All those characteristics made possible for this building to obtain a golden LEED certification, granted by the US Green Building Council, that awards to highly efficient green buildings. Wendy, a member of the staff affirms that the major goal is to keep its position as a carbon neutral building every year. The people in charge of the construction assumes it was possible to accomplish an energy efficient project despite it was executed 1000km away from the continent; therefore, it is irresponsible not to do it in more accessible locations. Sadly, the investments for projects like this would be only possible in places with global attention as Galápagos.

Regarding the perceptions of the dwellers, when I asked them about the airport, they showed disappointment. Even though Galápagos doesn’t count on native civilizations, the population who live there for decades feel an enormous ecological responsibility. People like Giovanna and Cesar, a touristic guide and a taxi driver, believe that the airport was built under interests that were not necessarily linked to the community welfare. They think that a project like this could have been an opportunity to enhance the local economy by giving the locals chances to participate but this never happened. Furthermore, despite the high airport charge that visitors pay, few portions are invested in the community. Galápagos count on an ecological airport that got international recognition with users who whiteness thermal comfort, but such an investment could have had such a bigger impact. For instance, the locals could have learned techniques to build their future buildings in a more sustainable way. Moreover, some of the money that they collected from airport taxes could be used to projects that supply houses of any kind of clean energy systems because that could benefit enormously to reduce the impact that populations living in these environments cause, as the local Institute of Efficient and Renewable energy discusses.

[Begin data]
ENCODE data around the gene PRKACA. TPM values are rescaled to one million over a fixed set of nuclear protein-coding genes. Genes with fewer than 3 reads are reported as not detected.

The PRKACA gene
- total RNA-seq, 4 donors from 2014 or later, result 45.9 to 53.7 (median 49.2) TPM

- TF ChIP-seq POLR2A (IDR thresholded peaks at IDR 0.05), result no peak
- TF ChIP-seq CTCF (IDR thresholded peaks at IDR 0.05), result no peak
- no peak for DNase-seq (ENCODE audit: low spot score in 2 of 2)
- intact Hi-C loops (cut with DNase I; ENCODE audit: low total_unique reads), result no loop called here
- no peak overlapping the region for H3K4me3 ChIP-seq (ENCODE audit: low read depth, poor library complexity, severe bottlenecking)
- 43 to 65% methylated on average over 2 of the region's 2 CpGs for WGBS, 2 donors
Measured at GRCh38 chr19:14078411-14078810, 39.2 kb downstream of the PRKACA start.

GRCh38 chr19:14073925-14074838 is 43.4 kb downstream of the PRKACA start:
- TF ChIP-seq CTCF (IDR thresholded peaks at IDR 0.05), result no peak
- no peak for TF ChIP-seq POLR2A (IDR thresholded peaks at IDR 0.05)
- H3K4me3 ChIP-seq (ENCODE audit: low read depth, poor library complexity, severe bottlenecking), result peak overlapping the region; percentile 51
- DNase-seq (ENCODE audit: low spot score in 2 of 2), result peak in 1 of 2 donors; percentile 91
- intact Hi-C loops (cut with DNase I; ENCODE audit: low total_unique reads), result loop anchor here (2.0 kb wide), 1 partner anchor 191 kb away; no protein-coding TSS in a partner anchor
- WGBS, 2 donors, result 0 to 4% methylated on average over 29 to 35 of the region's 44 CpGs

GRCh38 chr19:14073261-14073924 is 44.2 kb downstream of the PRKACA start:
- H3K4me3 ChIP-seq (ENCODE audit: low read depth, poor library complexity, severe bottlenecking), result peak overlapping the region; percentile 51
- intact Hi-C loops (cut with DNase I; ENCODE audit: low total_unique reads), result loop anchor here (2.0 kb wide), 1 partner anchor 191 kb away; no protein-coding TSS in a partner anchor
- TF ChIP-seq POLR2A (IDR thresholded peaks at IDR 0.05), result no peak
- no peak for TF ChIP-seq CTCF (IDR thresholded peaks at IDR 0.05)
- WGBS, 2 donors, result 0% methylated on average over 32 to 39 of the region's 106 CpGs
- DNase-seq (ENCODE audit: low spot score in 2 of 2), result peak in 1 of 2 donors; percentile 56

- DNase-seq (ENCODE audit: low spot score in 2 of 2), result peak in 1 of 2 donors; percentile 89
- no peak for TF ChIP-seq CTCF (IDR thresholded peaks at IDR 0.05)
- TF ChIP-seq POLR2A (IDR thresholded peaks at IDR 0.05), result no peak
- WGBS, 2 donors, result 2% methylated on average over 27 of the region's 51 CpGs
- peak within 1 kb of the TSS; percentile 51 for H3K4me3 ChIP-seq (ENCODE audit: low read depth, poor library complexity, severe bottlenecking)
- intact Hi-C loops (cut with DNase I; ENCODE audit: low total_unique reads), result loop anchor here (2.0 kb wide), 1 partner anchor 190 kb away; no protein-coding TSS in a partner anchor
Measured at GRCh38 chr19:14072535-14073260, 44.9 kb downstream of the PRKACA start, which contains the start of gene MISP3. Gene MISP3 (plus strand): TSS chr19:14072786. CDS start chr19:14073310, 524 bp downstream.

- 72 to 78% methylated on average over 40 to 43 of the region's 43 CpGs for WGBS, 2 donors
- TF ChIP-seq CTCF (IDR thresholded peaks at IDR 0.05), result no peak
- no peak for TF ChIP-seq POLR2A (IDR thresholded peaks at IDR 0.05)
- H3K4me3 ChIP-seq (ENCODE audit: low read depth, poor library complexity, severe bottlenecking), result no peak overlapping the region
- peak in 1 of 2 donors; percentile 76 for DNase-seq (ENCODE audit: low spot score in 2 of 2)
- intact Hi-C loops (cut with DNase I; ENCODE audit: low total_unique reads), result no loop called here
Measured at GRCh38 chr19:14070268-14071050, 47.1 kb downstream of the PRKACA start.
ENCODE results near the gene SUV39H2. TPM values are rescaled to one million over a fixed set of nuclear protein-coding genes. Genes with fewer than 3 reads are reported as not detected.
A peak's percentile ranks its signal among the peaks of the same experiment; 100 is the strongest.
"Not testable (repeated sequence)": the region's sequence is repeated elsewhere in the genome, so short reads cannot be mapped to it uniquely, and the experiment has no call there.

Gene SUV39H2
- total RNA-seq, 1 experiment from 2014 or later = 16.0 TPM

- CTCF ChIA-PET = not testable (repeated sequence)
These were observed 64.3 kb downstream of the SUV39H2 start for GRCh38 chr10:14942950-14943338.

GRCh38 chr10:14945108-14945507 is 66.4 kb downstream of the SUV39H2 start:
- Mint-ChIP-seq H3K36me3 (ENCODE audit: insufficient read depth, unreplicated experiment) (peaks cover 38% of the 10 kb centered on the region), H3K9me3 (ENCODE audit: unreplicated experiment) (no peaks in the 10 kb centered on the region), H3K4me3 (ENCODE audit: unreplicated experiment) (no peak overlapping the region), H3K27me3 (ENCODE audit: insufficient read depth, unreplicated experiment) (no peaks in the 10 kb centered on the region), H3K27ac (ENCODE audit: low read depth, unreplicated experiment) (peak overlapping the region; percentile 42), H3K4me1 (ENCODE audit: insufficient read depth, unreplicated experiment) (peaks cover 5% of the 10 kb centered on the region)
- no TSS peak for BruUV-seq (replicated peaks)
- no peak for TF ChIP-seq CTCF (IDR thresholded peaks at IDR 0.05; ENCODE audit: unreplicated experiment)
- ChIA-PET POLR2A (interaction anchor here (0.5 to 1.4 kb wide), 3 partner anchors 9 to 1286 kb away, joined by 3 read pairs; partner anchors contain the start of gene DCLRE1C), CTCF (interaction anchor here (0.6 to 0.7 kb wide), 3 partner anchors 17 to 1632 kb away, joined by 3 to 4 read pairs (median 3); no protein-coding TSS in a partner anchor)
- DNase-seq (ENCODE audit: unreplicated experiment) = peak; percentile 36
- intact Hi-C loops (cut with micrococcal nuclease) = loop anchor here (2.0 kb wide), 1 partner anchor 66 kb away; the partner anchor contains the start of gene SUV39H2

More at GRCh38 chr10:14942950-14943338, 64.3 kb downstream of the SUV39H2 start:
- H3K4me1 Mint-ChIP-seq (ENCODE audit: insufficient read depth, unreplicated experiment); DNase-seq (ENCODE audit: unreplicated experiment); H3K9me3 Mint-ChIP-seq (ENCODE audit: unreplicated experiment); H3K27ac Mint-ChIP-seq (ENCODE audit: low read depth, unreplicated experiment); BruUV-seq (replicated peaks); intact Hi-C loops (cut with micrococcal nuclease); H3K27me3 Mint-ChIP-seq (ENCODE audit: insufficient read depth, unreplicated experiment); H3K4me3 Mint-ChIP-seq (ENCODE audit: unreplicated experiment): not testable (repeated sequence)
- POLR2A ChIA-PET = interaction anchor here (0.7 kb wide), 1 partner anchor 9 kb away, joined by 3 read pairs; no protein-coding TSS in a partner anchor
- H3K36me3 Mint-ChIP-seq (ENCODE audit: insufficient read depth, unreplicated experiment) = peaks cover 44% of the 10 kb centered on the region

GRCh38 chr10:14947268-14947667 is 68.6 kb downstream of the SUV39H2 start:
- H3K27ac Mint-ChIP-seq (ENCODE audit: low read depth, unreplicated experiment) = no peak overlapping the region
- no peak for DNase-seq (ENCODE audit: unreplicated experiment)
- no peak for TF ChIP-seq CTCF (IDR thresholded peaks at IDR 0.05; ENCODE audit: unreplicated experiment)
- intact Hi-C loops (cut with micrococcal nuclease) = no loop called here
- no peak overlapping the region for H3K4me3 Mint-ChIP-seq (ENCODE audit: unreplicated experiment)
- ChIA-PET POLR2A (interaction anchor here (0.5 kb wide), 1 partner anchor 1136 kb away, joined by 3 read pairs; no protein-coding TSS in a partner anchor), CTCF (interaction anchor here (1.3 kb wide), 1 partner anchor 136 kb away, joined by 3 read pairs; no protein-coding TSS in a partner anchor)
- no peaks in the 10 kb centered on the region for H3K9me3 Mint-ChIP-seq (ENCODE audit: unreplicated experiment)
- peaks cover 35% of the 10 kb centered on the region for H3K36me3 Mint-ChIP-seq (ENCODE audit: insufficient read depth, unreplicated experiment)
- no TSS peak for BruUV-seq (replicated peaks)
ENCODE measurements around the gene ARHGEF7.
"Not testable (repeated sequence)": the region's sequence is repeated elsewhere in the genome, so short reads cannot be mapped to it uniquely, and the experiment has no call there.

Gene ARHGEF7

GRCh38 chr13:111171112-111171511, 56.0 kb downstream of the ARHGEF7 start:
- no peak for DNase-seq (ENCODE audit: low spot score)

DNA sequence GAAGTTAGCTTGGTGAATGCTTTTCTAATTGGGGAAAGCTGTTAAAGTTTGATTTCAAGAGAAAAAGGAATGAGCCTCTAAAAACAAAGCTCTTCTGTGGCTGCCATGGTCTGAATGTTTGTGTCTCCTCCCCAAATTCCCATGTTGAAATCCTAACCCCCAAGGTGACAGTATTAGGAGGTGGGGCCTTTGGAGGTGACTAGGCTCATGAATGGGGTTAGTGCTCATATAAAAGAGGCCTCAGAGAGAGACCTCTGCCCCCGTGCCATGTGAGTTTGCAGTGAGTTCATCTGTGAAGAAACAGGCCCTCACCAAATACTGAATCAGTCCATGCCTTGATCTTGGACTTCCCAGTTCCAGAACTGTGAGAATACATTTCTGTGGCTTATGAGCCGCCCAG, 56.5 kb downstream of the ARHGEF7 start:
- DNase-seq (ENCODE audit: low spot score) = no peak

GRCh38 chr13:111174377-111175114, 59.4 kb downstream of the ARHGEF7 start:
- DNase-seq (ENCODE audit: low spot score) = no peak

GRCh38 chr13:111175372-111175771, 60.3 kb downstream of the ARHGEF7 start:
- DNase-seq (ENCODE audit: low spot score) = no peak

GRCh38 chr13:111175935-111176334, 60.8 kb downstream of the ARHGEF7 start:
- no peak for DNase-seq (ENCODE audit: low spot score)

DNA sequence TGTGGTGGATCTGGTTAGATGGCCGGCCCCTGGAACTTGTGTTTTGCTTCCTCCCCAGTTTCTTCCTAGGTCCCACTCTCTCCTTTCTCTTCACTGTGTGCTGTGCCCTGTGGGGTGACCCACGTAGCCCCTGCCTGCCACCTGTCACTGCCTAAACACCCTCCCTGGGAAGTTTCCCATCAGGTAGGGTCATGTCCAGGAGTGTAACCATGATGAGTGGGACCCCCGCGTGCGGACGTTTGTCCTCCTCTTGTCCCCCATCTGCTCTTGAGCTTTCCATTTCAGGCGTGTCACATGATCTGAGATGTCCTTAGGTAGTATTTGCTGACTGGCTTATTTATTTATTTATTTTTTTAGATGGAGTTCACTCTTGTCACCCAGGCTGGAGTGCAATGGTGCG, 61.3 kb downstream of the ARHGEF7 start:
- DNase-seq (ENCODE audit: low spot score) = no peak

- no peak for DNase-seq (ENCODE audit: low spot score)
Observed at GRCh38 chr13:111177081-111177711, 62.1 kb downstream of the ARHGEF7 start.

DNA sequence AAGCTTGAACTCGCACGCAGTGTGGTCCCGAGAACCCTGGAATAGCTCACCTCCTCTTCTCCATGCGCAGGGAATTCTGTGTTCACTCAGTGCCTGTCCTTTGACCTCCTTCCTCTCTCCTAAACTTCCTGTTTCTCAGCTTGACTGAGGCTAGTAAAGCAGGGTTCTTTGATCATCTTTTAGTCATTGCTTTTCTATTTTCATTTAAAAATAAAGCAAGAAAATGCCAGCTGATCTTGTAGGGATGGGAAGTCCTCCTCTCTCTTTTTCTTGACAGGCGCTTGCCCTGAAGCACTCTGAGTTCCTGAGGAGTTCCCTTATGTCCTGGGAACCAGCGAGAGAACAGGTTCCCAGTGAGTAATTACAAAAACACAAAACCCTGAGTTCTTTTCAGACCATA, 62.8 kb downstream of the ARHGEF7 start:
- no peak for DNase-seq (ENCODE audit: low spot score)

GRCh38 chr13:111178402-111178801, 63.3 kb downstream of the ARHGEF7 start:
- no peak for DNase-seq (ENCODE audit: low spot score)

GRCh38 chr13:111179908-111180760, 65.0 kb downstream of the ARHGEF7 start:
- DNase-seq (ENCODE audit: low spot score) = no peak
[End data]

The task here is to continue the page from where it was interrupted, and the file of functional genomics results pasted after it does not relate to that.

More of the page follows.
The lessons

As it was explained, both communities have similar conditions, they develop in very fragile environments where its social and economic survival depends on its conservation. In both cases, the negative consequences of climate change would be devastating. Each of them has important buildings that reveal their realities. On the one side, Galápagos, a place internationally recognized where any kind of public investment would be visible and claimed. On the other side, Agua Blanca, a community that takes charge of its territory with their own resources, a lack of government support and environmental solutions. Both buildings, the museum, and the airport leave very clear lessons on how to reach resilience and what the obstacles are.